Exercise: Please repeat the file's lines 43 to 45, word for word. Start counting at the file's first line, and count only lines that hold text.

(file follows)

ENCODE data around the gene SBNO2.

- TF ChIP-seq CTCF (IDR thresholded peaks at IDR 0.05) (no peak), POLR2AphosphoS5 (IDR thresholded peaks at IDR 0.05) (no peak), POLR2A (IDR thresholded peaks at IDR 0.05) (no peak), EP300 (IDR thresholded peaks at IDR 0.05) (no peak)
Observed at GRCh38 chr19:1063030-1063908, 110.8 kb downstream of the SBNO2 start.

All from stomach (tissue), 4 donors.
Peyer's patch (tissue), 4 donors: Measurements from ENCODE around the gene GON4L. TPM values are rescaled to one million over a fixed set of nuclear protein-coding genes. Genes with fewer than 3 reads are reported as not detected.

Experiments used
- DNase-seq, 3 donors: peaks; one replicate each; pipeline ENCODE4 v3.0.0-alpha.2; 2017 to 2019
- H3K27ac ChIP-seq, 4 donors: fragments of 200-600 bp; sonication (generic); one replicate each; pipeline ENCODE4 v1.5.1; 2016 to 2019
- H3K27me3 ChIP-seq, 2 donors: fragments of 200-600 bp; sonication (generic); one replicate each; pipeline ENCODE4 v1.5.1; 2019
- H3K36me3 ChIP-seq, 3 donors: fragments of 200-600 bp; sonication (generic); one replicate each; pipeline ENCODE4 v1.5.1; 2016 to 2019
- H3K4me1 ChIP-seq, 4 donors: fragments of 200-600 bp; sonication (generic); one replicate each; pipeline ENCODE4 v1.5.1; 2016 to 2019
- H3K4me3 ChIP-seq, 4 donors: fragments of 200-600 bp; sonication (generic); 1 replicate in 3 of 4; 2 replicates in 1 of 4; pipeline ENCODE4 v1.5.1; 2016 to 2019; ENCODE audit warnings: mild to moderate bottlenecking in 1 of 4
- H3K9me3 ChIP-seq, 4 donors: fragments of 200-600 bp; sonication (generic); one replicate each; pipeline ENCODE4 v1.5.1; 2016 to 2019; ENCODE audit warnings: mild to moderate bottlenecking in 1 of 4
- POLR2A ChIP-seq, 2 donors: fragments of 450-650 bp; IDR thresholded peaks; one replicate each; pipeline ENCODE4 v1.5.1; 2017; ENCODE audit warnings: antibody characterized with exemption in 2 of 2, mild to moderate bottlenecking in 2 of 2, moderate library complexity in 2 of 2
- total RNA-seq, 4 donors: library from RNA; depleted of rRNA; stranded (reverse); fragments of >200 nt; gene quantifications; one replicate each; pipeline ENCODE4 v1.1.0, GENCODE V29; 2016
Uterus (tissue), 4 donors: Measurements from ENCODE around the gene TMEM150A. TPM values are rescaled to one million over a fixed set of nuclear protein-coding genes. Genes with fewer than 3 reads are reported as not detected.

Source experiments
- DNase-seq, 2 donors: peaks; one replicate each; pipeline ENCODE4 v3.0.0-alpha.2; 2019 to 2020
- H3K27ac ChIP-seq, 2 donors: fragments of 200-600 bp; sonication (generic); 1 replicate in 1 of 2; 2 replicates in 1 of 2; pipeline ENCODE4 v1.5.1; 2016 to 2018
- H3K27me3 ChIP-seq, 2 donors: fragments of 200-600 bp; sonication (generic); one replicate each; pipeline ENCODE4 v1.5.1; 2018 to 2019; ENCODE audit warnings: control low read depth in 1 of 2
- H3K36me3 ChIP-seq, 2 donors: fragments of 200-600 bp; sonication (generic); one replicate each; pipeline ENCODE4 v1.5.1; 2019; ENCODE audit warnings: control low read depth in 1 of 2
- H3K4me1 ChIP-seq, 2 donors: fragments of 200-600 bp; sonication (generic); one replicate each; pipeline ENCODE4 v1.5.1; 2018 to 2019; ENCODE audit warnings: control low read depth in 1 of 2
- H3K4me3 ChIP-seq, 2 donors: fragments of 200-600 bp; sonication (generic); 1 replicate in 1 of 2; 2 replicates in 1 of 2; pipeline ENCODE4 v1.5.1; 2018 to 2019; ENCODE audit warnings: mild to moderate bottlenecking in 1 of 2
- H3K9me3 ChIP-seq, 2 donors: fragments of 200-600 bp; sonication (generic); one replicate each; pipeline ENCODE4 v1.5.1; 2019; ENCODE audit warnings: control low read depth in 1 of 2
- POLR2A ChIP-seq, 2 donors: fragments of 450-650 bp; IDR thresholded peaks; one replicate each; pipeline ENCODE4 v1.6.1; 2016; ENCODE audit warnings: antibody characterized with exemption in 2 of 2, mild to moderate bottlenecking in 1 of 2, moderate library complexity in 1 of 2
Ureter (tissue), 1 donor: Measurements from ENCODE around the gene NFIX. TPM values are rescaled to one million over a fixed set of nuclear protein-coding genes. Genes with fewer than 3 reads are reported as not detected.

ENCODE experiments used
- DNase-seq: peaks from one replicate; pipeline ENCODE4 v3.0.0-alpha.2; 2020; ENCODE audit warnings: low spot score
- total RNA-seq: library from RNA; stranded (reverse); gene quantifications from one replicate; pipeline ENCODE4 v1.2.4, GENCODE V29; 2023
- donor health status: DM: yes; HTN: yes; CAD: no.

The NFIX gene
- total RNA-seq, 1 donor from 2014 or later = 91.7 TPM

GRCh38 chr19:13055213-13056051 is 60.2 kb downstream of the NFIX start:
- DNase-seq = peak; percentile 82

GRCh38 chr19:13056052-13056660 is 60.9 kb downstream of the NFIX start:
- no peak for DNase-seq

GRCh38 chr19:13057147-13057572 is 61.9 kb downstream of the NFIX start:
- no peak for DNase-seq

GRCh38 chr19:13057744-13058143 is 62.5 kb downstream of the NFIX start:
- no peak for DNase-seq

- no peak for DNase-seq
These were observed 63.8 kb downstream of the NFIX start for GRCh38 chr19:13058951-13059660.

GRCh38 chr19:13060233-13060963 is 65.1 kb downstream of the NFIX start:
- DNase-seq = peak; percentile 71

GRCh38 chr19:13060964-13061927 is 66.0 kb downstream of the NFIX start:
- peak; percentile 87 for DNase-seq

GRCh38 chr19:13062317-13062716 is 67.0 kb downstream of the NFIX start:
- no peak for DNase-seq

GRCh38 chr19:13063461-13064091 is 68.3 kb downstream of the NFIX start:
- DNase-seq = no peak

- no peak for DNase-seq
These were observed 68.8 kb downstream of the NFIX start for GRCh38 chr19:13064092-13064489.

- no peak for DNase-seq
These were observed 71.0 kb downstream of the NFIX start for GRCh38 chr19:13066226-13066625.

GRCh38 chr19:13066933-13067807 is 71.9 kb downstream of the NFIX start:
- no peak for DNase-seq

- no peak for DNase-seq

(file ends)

GRCh38 chr19:13060233-13060963 is 65.1 kb downstream of the NFIX start:
- DNase-seq = peak; percentile 71

GRCh38 chr19:13060964-13061927 is 66.0 kb downstream of the NFIX start: